At least 8 people had died in Florida this year due to a bacterial infection by waterborne bacteria Vibrio vulnificus, more commonly known as a flesh-eating disease.
The infection brought by Vibrio vulnificus is the leading cause of death related to seafood consumption in the United States, by eating raw or undercooked seafood, particularly raw oysters. This infection, relative of cholera, also causes gastrointestinal symptoms, particularly diarrhea.
Unluckily, if you have and open wound and get contacted with raw or undercooked seafood, its juices, or its drippings or with its brackish water, you could also get the Vibrio infection causing necrotizing fasciitis. As the infection spreads rapidly, it starts to kill off skin and underlying muscle as early as one day after contact, hence the nickname "flesh-eating disease".
'Nightmarish infections' in Florida
Necrotizing fasciitis can be caused by many species of bacteria, but V. Vulnificus has been its main source in Florida.
With the infection you already have, your body could develop an extreme and dangerous immune response called sepsis. You would be lucky to only get large scars, intensive care, or amputated limbs if you survive the treatment.
Just in early of September this year, the Florida Department of Health already reported 20 people who have contracted V. vulnificus in the state, wherein eight have died. The latest death was confirmed by Leon County officials on Friday.
Generally, V. vulnificus causes about 205 infections in the United States every year, endemic along the southeastern U.S. coast, and occurring in high-salinity, brackish waters. Centers for Disease Control and Prevention (CDC) said "it is important to learn more about the harmful bacteria if you live in areas where hurricanes, storm surges and coastal flooding are possible."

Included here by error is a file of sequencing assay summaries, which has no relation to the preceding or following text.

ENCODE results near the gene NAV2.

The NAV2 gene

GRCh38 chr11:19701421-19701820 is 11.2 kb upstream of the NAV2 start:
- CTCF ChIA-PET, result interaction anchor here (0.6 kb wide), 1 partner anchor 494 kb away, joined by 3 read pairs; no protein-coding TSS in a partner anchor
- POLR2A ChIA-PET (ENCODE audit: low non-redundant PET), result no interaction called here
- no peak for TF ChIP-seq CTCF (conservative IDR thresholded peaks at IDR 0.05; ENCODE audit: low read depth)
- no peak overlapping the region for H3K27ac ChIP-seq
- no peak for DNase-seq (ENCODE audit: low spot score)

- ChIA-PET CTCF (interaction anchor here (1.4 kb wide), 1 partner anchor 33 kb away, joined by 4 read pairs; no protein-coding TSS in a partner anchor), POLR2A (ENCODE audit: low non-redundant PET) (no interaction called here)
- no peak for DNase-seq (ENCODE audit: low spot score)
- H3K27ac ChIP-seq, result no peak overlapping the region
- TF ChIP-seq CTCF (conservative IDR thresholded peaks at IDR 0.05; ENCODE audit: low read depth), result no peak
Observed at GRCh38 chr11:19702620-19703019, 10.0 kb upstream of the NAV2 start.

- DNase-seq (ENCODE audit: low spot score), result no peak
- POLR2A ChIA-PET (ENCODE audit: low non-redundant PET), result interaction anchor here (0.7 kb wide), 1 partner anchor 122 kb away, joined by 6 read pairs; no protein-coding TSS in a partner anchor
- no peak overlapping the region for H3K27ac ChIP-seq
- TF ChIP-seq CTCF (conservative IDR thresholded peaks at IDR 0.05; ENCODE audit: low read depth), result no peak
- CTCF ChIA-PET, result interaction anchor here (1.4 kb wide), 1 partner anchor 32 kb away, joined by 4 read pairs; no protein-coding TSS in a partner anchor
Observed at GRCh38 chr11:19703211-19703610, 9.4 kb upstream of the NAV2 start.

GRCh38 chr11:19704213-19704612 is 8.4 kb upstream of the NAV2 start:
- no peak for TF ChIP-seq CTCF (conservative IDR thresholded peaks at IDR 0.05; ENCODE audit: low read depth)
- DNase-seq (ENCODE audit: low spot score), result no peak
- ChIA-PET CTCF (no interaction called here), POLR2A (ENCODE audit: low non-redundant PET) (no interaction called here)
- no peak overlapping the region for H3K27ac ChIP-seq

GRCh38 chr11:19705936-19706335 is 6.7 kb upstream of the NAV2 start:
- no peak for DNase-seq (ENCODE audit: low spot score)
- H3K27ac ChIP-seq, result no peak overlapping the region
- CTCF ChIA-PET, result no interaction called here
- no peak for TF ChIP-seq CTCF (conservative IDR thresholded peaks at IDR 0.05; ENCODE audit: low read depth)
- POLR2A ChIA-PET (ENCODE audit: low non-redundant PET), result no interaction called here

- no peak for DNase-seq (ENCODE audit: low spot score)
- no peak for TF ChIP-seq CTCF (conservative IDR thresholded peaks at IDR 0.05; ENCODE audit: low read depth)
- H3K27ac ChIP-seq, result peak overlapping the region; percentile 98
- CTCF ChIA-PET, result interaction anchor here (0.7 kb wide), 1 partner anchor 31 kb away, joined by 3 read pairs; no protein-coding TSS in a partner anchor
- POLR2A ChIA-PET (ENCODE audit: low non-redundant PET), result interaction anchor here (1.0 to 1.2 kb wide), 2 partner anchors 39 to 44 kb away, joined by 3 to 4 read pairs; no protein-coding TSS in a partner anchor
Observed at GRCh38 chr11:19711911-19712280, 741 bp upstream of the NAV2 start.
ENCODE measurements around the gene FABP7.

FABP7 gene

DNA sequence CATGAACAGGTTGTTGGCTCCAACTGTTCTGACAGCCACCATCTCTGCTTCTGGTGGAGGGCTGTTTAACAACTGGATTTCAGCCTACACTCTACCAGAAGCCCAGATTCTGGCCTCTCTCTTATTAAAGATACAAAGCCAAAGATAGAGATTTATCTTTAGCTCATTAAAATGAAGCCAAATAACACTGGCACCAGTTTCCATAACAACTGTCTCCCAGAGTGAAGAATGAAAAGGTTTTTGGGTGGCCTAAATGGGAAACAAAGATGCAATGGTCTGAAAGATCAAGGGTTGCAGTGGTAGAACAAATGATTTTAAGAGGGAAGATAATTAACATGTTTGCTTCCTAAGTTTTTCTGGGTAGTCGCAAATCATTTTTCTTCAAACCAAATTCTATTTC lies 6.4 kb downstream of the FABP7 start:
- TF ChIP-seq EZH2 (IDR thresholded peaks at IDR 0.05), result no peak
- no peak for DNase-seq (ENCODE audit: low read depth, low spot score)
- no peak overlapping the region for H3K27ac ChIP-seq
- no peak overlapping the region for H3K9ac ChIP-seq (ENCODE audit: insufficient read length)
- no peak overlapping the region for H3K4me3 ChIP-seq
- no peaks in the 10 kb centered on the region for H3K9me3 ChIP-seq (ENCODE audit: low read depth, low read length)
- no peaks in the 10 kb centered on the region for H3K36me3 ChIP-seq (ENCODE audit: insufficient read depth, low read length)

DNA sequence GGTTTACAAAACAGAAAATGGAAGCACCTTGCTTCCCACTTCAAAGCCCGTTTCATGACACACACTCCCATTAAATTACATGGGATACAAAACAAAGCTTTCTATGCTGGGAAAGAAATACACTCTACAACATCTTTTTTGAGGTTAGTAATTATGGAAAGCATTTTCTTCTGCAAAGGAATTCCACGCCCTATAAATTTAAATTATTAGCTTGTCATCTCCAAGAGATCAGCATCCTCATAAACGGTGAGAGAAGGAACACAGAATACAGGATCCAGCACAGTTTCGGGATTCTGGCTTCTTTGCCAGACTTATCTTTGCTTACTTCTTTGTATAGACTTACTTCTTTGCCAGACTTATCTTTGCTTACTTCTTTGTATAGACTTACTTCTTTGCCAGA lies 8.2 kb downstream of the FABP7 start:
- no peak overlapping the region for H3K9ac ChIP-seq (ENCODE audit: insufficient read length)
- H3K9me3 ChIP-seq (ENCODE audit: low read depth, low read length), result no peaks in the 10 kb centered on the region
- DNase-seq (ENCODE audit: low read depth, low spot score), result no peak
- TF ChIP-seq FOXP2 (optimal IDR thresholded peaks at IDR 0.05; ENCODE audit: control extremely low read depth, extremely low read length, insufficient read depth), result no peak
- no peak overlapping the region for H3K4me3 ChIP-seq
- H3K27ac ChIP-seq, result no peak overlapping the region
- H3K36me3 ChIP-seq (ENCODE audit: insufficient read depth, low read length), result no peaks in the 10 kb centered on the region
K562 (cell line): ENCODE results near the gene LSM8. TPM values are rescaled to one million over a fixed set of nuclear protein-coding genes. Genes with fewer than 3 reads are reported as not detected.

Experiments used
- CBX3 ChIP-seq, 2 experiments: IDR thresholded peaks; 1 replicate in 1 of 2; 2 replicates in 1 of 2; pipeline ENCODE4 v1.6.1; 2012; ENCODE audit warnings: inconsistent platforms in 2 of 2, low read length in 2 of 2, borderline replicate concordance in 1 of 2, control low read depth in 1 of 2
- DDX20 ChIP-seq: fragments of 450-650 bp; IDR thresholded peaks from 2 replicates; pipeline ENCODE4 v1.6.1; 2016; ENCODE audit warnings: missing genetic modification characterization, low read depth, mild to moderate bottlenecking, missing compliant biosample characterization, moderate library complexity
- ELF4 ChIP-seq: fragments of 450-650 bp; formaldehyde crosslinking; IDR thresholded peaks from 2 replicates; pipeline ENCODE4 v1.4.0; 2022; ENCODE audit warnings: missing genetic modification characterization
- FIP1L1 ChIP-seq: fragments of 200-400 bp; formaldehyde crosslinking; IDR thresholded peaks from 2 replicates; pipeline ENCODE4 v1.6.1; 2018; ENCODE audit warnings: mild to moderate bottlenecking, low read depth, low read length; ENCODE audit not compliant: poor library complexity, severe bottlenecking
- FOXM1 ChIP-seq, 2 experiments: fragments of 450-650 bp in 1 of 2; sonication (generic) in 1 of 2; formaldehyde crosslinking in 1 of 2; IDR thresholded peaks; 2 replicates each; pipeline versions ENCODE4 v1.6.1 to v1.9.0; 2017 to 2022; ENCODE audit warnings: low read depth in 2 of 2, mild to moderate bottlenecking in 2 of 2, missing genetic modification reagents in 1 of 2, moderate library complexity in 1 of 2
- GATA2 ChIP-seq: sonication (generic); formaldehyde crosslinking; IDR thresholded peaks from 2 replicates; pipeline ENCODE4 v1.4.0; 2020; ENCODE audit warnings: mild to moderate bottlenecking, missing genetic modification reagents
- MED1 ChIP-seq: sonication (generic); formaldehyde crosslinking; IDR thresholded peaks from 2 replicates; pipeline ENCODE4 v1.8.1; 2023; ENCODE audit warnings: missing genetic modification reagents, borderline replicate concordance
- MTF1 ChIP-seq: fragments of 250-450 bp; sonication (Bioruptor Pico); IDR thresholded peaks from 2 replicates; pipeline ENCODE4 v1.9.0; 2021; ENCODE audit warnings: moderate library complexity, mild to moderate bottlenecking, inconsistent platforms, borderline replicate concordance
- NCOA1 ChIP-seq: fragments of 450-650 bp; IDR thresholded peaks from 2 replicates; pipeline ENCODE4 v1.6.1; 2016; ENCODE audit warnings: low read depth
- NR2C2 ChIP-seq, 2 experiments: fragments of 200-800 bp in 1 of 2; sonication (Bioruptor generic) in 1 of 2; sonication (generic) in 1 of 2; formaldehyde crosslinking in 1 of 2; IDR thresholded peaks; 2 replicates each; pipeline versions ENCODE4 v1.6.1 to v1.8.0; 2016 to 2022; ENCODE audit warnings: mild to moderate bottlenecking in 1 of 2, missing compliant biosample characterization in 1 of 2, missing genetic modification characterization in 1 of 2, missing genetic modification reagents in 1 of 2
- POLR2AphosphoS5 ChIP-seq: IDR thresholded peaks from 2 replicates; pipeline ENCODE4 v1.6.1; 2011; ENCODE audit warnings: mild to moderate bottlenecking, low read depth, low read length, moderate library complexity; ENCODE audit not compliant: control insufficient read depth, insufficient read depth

Florida's flesh-eating season
The time of the year for V. Vulnificus and getting necrotizing fasciitis is during the summer months when people are out swimming.
Since 2018, the most reported cases of deaths in Florida were during these months, thus the 'flesh-eating season'.
Although necrotizing fasciitis is very rare, its severity is so extreme that only "accurate diagnosis, rapid antibiotic treatment, and prompt surgery are important to stopping this infection." In addition, some experts fear they could become more common than usual at some popular East Coast beaches due to warming water temperatures and climate change.
Moreover, flooding caused by frequent extreme weather events could risk exposure to V. vulnificus more often.
Vibrio bacterial infections can be diagnosed from wound, blood, or stool of an ill person experiencing symptoms. The infection is treated with antibiotics but a patient's legs or arms may have to be amputated to remove dead or infected tissue.
To prevent getting a Vibrio wound infection, it is important to sanitize and wash wounds and cuts immediately with soap and water after being in contact with saltwater, brackish water, raw seafood, or its juices.
However, remember that prevention is better than cure. Basically, just stay out of saltwater or brackish water if you have wounds.
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